Multitasking lowers your IQ

Multitasking makes you stupid

Multitasking makes you stupid

Envisage the switched-on new-millennium male – his iPhone in one hand while he switches between emails and business reports on his computer screen – a vision of productivity in this wondrous age of apps.

Wrong. He’s seriously dumbing himself down.

Several scientific studies around the world have concluded the brain doesn’t switch tasks like an expert juggler. Quite the opposite. It can reduce your IQ by as much as 10 points, cause mental blanks and reduce your productivity by 40 per cent.

Not a single study in psychology shows that women are better than men at multitasking, says Dr Julia Irwin, senior lecturer in psychology at Macquarie University.

What about women? They’re legends at multitasking and concentrating on several things at once. Nope. Not a single psychological study concludes women are better at multitasking than men, and some research indicates they can be worse.

One Australian researcher in the field, Dr Julia Irwin, senior lecturer in psychology at Macquarie University, advises people to abandon their apps, turn off their mobiles and ignore their emails while they concentrate on one task at a time. “At the end of the day, they will have been a lot more productive,” she says.

“If you’re sending an email while also working on an assignment, one downside is that withdrawing your attention from one task to another creates a split-second in which the brain’s in no-man’s land. It’s called a post-refractory pause.

“Over time these pauses add up and can mean your mind wasn’t on the job for a couple of minutes.”

Dr Irwin says such mental blanks can be dangerous when doing something of critical importance like keeping an eye out for a child in a playground. “If, in that pause, a child wobbles on their bicycle, it’s obviously a worry. You just haven’t got your attention on it.

“The other aspect is, if you’re deeply immersed in writing something and turn your attention to an email that’s just come in, there are studies that show it can take you up to 15 minutes to get yourself back into that same degree of immersion.”

One early study by the Institute of Psychiatry in London involved more than 1000 workers and found multitasking with electronic media caused a temporary 10-point decrease in IQ – a worse effect than smoking marijuana or losing a night’s sleep.

The study’s leader, an adjunct professor at the University of Nevada, Dr Glenn Wilson, called it “informania”, a condition created by using multiple electronic devices and employers’ growing demands to tackle more than one task at a time.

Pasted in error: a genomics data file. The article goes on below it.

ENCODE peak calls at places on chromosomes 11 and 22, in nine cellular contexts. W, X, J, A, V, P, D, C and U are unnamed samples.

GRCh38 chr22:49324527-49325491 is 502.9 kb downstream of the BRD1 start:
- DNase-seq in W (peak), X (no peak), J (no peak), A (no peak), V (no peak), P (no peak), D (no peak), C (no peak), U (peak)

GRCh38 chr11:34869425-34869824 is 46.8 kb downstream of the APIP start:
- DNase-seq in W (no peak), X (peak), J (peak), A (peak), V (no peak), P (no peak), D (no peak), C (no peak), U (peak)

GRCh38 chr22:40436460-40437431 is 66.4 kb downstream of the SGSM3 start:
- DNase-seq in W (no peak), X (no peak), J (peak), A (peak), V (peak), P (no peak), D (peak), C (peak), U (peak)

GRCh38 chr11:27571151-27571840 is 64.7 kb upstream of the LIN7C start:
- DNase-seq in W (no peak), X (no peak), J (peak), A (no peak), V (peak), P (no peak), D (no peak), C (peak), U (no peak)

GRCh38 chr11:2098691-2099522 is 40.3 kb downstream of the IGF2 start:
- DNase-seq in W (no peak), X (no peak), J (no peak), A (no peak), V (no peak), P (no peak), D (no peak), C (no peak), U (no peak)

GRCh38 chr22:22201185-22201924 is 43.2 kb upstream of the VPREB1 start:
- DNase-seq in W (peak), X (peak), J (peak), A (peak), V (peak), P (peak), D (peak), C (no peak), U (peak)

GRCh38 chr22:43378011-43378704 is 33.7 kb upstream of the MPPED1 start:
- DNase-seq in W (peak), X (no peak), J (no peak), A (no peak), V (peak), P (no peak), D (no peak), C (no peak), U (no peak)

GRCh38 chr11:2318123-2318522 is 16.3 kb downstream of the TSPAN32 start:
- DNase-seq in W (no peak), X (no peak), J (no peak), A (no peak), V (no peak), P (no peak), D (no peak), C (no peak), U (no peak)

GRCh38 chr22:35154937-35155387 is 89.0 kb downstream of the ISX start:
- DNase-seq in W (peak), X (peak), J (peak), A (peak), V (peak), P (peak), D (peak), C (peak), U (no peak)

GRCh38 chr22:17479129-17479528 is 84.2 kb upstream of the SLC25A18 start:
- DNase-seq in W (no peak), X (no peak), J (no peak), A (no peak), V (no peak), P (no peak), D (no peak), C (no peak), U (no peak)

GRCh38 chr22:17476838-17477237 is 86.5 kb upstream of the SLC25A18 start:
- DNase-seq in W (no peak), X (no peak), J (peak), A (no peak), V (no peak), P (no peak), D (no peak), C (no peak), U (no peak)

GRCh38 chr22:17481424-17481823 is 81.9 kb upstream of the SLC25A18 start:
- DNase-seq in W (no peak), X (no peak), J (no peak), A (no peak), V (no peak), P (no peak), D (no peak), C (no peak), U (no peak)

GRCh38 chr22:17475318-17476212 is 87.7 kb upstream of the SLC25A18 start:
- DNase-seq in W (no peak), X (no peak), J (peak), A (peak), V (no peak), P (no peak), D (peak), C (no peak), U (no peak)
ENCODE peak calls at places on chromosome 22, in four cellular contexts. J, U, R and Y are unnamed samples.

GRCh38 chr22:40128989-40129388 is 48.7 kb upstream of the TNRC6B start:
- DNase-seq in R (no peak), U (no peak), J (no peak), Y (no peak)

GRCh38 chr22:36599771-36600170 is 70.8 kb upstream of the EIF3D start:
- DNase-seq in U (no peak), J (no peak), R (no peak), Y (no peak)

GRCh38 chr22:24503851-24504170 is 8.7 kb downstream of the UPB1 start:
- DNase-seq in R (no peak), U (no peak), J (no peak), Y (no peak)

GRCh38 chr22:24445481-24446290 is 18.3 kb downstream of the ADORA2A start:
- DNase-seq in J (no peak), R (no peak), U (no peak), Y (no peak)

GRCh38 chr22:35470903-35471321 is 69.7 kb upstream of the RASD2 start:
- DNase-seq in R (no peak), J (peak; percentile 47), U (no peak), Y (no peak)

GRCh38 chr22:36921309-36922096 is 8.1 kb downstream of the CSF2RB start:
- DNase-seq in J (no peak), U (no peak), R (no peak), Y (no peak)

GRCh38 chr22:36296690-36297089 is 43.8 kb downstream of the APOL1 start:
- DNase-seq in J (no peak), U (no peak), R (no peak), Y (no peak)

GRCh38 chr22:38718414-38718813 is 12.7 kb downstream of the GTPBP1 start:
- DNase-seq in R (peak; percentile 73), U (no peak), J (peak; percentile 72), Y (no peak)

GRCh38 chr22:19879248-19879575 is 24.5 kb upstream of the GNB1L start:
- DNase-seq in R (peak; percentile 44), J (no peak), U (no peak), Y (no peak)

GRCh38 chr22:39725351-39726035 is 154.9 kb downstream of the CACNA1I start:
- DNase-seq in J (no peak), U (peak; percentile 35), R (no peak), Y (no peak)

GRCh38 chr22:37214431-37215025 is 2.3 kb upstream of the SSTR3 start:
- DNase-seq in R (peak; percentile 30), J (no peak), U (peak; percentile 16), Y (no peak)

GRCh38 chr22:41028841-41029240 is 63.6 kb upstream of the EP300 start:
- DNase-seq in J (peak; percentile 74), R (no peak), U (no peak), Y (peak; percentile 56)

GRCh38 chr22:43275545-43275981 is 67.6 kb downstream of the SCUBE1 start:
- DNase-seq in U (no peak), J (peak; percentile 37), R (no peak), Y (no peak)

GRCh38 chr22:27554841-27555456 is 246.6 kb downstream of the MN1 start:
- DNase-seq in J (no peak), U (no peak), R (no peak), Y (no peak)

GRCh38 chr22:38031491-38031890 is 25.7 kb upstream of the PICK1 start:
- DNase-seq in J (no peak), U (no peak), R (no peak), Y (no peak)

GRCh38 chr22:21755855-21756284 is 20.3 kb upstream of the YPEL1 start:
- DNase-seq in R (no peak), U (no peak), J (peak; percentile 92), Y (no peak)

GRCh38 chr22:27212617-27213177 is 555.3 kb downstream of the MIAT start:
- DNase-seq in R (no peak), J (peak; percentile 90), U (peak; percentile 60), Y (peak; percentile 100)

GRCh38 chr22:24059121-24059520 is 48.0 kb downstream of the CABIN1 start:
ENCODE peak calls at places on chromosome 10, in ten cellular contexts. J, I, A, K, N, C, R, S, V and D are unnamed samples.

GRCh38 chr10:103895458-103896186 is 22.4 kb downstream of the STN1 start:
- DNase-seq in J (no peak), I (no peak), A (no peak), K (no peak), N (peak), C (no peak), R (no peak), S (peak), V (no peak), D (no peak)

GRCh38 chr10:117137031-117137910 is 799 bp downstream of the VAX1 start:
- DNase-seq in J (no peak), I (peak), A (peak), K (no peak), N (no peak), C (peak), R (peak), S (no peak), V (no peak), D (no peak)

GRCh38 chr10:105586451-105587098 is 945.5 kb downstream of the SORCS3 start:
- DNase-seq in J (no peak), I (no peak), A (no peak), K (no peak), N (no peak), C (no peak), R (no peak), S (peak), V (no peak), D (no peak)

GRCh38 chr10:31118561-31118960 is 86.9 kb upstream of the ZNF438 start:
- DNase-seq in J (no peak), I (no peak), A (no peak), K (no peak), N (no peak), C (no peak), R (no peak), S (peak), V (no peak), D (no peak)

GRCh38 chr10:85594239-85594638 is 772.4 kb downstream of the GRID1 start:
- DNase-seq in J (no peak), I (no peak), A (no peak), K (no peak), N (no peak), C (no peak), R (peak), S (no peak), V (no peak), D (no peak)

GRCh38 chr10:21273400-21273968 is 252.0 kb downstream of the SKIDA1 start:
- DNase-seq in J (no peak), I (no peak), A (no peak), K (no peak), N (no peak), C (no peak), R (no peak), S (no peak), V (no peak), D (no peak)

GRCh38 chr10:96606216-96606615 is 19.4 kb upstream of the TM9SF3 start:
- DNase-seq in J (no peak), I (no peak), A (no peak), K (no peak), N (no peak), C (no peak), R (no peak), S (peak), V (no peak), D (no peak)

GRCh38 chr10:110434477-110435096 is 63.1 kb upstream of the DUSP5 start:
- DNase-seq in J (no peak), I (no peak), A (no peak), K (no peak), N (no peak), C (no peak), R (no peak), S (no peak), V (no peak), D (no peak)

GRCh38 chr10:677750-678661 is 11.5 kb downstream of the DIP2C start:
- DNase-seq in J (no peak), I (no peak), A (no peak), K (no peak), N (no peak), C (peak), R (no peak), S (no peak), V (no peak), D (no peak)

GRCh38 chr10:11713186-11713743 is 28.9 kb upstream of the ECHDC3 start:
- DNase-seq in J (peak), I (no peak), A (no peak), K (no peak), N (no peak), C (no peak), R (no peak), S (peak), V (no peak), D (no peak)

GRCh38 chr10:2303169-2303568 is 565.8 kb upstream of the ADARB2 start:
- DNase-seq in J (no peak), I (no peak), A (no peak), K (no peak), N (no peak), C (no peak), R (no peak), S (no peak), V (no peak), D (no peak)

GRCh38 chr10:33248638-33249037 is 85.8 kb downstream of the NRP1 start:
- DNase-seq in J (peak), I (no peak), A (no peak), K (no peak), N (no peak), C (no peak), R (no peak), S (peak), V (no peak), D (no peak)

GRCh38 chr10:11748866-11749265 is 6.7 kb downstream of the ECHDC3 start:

“This is a very real and widespread phenomenon,” he told CNN. “We have found that this obsession with looking at messages, if unchecked, will damage a worker’s performance by reducing their mental sharpness. Companies should encourage a more balanced and appropriate way of working.”

Another study, by Professor David Meyer, director of the University of Michigan’s Brain Cognition and Action Laboratory, concluded that even brief mental blocks created by shifting between tasks cost as much as 40 per cent of someone’s productive time.

Dr Irwin’s own Australian research concludes clearly that in today’s multitasking multi-app world, people should turn off their devices when doing something that merits their full attention.

One of her studies also defies a widespread belief that women are better at multitasking. “One of the very first studies I did was with young students driving and either talking to passengers or on a mobile,” she says. “I thought, oh, the women are going to ace this, but the women actually scored worse on the phones than the men.

“When I looked in the literature, there is not a single study in psychology that shows that women are better at multitasking. But what I did find in the sociological literature is that they perform multiple tasks more often.

“This has  led to the belief that women are better at multitasking, but the more studies are done, the fewer differences they find between female and male brains.”

 

Source:  theage.com.au

High IQ and drug use

People that use drugs, are generally smarter than their counter parts:

High IQ linked to drug use

High IQ linked to drug use

The “Just Say No” generation was often told by parents and teachers that intelligent people didn’t use drugs.   Turns out, the adults may have been wrong.